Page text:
Medication Reconciliation During Transitions of Care as a Patient Safety Strategy
ABSTRACT Medication reconciliation identifies and resolves unintentional discrepancies between patients' medication lists across transitions in care. The purpose of this review is to summarize evidence about the effectiveness of hospital-based medication reconciliation interventions. Searches encompassed MEDLINE through November 2012 and EMBASE and the Cochrane Central Register of Controlled Trials through July 2012. Eligible studies evaluated the effects of hospital-based medication reconciliation on unintentional discrepancies with nontrivial risks for harm to patients or 30-day postdischarge emergency department visits and readmission. Two reviewers evaluated study eligibility, abstracted data, and assessed study quality.Eighteen studies evaluating 20 interventions met the selection criteria. Pharmacists performed medication reconciliation in 17 of the 20 interventions. Most unintentional discrepancies identified had no clinical significance. Medication reconciliation alone probably does not reduce postdischarge hospital utilization but may do so when bundled with interventions aimed at improving care transitions.
- SourceAvailable from: Pierrick Bedouch
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- "Medication reconciliation is a powerful process to intercept and correct medication errors (ME) resulting from incomplete or miscommunicated information during transitions of care (hospital admission, transfer and discharge) . At admission, medication reconciliation provides best possible medication histories (BPMH) which reflect accurate "
ABSTRACT: Medication reconciliation is a powerful process to correct medication errors (ME) resulting from miscommunicated information at transitions of care. This study aims to develop and evaluate a scoring method for assessing the severity of potential harm of ME intercepted by medication reconciliation at hospital admission in elderly. The development of the scoring method was based on a literature search and the creation of a list of high-risk drugs used in outpatient care. The evaluation of the method was carried out in 7 French hospitals and was based on two criteria: the inter-rater reliability and acceptability. The assessment of the inter-rater reliability was based on intra-class correlation coefficient (ICC) calculations. Each hospital prospectively enrolled the 10 first patients aged 65 or older presenting with at least one ME. Seven blocks of 10 patients were formed. After randomization, each block was rated by practitioners from 3 hospitals. The assessment of the acceptability was based on a satisfaction questionnaire. A clinical algorithm was developed. The inter-rater reliability of the method was validated by the overall agreement of the 7 hospitals ratings. The agreement was at least substantial (ICC>0.60) and in most of cases almost perfect (ICC>0.80). The acceptability of the method was judged as satisfactory. This multi-centre project has validated an instrument for assessing the severity of potential harm of ME intercepted by medication reconciliation. This will allow studies to be conducted with large cohorts of patients in order to develop epidemiological databases of ME of potential clinical significance. Copyright © 2015. Published by Elsevier B.V.European Journal of Internal Medicine 07/2015; 26(7). DOI:10.1016/j.ejim.2015.07.014 · 2.89 Impact Factor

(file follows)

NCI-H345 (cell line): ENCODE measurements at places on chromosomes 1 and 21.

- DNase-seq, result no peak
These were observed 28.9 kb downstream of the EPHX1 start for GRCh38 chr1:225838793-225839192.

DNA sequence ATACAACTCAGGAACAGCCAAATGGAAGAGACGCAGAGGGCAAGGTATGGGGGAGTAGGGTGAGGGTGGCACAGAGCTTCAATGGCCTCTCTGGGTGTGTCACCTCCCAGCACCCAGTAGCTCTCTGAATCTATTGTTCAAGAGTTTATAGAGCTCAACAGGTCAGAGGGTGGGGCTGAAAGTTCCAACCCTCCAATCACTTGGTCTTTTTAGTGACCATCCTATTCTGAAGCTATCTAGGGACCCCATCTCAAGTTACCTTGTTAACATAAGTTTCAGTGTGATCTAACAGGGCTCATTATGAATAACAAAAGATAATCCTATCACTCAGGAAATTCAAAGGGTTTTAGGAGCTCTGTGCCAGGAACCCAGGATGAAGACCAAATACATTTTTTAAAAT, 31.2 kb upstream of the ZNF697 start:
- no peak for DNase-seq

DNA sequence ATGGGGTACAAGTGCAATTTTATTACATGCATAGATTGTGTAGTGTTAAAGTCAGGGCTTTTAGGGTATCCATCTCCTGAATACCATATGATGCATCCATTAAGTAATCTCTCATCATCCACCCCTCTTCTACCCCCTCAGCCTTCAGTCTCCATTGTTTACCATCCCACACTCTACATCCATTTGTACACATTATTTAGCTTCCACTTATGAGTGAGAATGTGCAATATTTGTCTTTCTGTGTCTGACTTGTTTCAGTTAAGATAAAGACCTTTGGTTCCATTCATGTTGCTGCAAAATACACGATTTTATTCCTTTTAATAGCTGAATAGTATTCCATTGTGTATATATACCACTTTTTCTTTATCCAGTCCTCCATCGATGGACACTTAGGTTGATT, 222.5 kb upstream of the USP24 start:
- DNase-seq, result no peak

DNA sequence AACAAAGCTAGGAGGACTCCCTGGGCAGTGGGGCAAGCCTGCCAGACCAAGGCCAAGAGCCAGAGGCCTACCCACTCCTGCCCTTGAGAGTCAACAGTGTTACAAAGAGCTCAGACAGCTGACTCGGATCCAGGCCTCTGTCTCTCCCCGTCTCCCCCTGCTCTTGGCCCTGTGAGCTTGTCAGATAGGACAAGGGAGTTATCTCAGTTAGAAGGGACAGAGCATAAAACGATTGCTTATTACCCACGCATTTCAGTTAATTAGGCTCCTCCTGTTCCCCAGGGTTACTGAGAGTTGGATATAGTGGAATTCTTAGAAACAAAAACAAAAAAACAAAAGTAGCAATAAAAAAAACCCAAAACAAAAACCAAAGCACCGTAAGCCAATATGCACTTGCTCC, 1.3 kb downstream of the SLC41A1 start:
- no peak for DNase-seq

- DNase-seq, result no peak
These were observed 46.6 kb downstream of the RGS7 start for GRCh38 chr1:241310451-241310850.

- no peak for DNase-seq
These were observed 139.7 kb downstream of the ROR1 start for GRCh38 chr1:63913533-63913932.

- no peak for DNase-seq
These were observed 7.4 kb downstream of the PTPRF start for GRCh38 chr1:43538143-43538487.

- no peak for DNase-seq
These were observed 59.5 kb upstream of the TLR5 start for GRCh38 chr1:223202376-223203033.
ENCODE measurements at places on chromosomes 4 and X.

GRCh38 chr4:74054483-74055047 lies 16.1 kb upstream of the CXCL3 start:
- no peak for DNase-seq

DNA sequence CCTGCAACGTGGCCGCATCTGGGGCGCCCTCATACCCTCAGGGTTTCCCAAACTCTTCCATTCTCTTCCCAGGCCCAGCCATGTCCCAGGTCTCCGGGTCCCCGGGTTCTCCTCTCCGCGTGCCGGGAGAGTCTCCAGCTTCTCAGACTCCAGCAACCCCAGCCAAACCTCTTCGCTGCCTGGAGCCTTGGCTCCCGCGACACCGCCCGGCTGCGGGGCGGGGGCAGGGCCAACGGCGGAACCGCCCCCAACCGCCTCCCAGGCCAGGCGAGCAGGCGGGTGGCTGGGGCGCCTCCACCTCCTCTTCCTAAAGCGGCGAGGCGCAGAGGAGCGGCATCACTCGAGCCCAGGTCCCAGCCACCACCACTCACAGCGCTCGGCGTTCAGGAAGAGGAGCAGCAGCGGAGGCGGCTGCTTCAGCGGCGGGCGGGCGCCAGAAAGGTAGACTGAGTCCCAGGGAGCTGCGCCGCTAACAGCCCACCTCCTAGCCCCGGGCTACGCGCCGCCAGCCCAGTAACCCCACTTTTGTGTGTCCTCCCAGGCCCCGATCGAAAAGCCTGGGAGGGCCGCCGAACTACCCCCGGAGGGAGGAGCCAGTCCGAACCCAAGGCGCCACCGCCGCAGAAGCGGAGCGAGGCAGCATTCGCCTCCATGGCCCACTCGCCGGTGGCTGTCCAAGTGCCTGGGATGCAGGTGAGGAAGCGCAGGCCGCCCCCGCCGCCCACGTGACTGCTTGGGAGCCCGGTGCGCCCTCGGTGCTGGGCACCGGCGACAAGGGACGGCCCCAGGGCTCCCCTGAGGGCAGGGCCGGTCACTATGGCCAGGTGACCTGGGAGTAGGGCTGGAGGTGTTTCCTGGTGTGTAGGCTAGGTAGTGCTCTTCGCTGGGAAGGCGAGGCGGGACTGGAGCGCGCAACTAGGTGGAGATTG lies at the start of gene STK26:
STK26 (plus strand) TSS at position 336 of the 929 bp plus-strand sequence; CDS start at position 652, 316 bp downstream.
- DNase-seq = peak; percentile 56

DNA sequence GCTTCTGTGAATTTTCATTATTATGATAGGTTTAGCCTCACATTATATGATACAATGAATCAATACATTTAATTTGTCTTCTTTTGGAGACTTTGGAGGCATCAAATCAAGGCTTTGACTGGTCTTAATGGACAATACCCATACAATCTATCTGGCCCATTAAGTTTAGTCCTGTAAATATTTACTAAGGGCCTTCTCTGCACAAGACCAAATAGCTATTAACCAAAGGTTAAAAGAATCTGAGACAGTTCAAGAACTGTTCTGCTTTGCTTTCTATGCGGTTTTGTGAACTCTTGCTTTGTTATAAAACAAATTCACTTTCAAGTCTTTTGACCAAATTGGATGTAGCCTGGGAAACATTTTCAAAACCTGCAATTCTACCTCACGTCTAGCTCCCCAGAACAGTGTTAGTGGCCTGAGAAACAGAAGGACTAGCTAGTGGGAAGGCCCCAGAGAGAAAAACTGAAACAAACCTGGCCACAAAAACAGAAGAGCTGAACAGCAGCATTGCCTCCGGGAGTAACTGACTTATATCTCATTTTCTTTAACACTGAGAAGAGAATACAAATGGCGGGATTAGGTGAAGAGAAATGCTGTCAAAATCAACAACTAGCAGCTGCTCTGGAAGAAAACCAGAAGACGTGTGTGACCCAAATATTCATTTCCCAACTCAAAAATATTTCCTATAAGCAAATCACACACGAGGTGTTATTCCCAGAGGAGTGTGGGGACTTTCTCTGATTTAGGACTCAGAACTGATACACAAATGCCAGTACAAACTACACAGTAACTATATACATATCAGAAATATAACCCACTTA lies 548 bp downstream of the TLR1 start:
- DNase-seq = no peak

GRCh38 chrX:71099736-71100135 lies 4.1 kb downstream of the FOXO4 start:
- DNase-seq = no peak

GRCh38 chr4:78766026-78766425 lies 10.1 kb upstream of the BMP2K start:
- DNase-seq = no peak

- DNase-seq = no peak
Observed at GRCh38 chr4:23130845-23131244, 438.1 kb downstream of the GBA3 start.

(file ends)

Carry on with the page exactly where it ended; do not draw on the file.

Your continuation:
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- "A systematic review of medication reconciliation interventions done by pharmacists at the time of hospital discharge did not show a significant reduction in rehospitalizations within 30 days of discharge. The researchers suggested that medication reconciliation may need to be accompanied by other interventions targeted at reducing rehospitalizations to make an impact (Kwan et al., 2013). Bellone et al. (2012) evaluated the difference in rehospitalizations between patients who saw a pharmacist in an ambulatory clinic after hospital discharge compared to those who did not. "
ABSTRACT: Medication regimens can be complicated during the transition from hospital to home for a variety of reasons. The primary purpose of this retrospective study was to measure the impact of integrating a pharmacist into a model of care at a Medicare-certified home healthcare agency for clients recently discharged from the hospital. The secondary purpose was to describe the medication-related problems among clients receiving services from the model of care involving a pharmacist. Integrating a pharmacist within the model of care demonstrated a positive clinical impact on clients.Home healthcare nurse 03/2014; 32(3):146-52. DOI:10.1097/NHH.0000000000000024
- BMJ quality & safety 04/2013; 22(4):273-277. DOI:10.1136/bmjqs-2013-001935 · 3.99 Impact Factor